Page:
12/05/2023 / By Zoey Sky
Houston Methodist, a hospital that made national headlines after becoming the first hospital in the United States to mandate the Wuhan coronavirus (COVID-19) vaccines, has announced that it will no longer require workers to get vaccinated.
Houston Methodist announced the change in policy in an internal email to employees. The move follows a new law passed by the Texas Legislature that outlawed the practice of denying private-sector workers the right to vaccine choice.
According to the hospital’s announcement, workers who choose not to receive the COVID-19 vaccine will no longer be prohibited from working at the institution, effective Dec. 1.
“The Texas Legislature passed a law in the special session that prohibits private employers from requiring employees and contractors to get a COVID-19 vaccination as a condition of employment,” read the email.
“We will continue to encourage everyone to receive the COVID-19 vaccine, but it will no longer be mandated at Houston Methodist. This means that getting the vaccine, or being approved for an exemption, will no longer be a condition of employment,” continued the email, which also claimed that Houston Methodist has always prioritized the safety of patients and employees.
Dr. Mary Talley Bowden, a practitioner in Texas and founder of the Coalition of Health Freedom, explained that the hospital’s decision to become the first to mandate the COVID-19 vaccine was poorly conceived. It also had a “series of negative ripple effects in terms of medical freedom that would quickly spread to other institutions throughout the nation.”
Bowden said Houston Methodist and its CEO Dr. Marc Boom “coerced nearly 30,000 employees to get an experimental modified mRNA shot with no long-term safety data.”
She added that Houston Methodist’s mandate policy was one of the first in the country and it paved the way for the government and other businesses to impose “a highly unethical employment policy on millions of Americans.” (Related: Florida permanently bans all COVID-19 mask and vaccine mandates in schools and businesses.)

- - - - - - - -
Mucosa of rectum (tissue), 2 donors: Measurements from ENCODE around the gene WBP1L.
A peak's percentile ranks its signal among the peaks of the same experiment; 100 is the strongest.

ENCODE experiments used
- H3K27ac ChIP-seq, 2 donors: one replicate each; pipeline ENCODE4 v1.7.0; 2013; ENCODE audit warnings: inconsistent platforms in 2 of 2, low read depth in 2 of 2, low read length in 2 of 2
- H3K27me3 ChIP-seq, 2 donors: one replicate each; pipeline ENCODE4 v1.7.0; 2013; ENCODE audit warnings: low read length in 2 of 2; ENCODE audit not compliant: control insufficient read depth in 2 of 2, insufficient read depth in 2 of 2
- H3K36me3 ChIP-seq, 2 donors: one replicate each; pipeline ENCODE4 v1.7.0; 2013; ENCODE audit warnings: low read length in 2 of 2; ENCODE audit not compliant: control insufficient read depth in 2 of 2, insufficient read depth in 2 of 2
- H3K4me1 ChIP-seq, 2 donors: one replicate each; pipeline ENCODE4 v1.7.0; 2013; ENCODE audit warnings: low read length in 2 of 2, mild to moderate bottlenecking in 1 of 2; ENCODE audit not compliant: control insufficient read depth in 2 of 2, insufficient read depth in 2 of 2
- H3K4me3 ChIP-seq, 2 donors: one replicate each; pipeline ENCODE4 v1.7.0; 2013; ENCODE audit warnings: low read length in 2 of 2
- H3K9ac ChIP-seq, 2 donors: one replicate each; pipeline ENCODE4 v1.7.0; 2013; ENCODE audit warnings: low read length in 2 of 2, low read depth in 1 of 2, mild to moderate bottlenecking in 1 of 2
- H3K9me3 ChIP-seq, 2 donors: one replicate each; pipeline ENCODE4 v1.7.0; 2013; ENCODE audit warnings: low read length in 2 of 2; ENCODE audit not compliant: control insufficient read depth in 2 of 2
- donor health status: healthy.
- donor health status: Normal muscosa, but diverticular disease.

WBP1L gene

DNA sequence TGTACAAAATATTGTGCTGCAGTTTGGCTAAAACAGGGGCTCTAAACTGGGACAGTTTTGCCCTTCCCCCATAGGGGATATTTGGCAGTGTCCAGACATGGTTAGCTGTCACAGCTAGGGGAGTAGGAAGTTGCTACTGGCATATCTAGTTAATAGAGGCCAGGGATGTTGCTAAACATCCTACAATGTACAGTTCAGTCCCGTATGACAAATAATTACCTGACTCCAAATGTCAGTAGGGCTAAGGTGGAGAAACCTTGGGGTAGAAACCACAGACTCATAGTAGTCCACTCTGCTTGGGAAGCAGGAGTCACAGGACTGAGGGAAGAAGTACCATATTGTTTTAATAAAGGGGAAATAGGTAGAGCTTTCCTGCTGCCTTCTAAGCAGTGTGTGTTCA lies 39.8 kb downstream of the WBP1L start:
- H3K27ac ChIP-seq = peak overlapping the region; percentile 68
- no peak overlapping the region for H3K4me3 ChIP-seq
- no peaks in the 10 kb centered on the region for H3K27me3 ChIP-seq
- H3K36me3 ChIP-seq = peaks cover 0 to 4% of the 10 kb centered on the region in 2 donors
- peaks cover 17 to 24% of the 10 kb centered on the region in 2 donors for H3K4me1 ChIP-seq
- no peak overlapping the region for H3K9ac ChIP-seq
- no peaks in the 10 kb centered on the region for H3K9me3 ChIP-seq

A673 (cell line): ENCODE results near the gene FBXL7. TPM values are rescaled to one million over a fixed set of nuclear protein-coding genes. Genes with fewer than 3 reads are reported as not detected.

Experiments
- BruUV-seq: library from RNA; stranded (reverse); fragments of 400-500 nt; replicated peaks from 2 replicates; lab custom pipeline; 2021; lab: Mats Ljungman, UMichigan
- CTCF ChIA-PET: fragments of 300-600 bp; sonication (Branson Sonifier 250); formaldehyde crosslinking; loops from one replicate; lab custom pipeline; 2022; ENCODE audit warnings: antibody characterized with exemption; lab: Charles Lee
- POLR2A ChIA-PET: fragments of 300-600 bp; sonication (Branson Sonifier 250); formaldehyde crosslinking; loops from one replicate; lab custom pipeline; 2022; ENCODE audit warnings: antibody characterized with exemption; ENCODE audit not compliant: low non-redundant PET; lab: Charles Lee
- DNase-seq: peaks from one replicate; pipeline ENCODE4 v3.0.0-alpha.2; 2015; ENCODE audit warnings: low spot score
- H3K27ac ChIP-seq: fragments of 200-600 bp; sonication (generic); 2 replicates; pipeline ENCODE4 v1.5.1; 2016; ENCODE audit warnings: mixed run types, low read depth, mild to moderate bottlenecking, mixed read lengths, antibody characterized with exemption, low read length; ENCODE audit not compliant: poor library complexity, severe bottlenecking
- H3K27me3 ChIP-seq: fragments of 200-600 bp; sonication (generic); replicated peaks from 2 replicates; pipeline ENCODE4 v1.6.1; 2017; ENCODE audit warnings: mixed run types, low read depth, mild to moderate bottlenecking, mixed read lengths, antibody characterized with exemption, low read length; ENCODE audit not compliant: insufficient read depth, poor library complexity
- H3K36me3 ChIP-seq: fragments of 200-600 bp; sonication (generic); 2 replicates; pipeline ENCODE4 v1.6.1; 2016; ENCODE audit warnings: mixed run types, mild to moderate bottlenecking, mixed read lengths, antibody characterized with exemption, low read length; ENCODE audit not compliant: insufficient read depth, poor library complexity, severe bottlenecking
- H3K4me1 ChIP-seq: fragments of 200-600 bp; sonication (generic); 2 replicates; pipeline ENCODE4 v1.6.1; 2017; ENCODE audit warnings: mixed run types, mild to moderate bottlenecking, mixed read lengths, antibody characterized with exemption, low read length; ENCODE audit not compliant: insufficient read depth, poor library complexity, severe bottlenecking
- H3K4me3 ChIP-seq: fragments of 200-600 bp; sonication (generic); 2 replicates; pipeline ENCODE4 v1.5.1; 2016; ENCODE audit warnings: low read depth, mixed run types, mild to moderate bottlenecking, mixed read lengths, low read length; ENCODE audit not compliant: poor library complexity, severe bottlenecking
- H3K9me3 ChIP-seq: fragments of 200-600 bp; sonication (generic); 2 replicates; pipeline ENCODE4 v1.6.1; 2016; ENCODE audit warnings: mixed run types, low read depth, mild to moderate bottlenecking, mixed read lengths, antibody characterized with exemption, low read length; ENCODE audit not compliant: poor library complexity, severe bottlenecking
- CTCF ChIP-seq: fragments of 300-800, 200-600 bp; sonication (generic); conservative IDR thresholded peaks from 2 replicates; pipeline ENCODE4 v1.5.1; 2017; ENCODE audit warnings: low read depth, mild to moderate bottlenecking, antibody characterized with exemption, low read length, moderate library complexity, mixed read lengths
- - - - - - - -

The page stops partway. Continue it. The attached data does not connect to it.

On June 8, 2021, Houston Methodist was the first hospital system in the U.S. to require its private healthcare providers to get vaccinated.
In a letter informing hospital staff of the policy, Houston Methodist Chief Physician Executive Dr. Rob Phillips defended the decision by saying that forcing employees to take the vaccine was their moral obligation.
Houston Methodist’s vaccine mandate cost 153 employees their jobs in 2021.
At the time, a spokesperson for the hospital revealed that two weeks after being suspended for refusing to comply with the mandatory COVID-19 policy, 153 employees voluntarily resigned or were terminated by the health system.
Houston Methodist claimed that the 2021 mandate was enforced due to studies that showed how the vaccine was “as much as 95 percent protective against the virus.”
However, these claims are now the subject of a lawsuit brought by the Office of the Texas Attorney General against pharmaceutical giant Pfizer, with the OAG claiming that the drug maker violated the Deceptive Trade Practices Act by claiming its vaccine had “95 percent efficacy” against COVID-19 when company executives knew it did not and withheld information from the public that undermined the claims.
Additionally, Houston Methodist revoked privileges and led a public attack against Bowden, who was vocal about her criticism of vaccine mandates and the COVID-19 vaccine. The hospital declared that Bowden was “spreading dangerous misinformation” not based on science.
In response, Bowden filed a $25 million defamation lawsuit against the hospital. The lawsuit is still pending in court.
Legislation prohibiting employers from mandating the COVID-19 vaccine authored by State Sen. Mayes Middleton and State Rep. Jeff Leach, both Republicans, is slated to become law on February 7, 2024. Houston Methodist cited this law in the email it sent to employees as the reason they are lifting the mandate. It remains to be seen how many private mandates remain in place.
However, after Feb. 7 next year, employees and contractors may file complaints with the Texas Workforce Commission against any employer with mandates still in effect. Employers violating the new law may face fines of up to $50,000.
Read more articles about health freedom victories in the U.S. at HealthFreedom.news.
Watch the video below to learn how COVID-19 vaccine mandates were weaponized to fire U.S. military personnel.
This video is from the Health Ranger Report channel on Brighteon.com.
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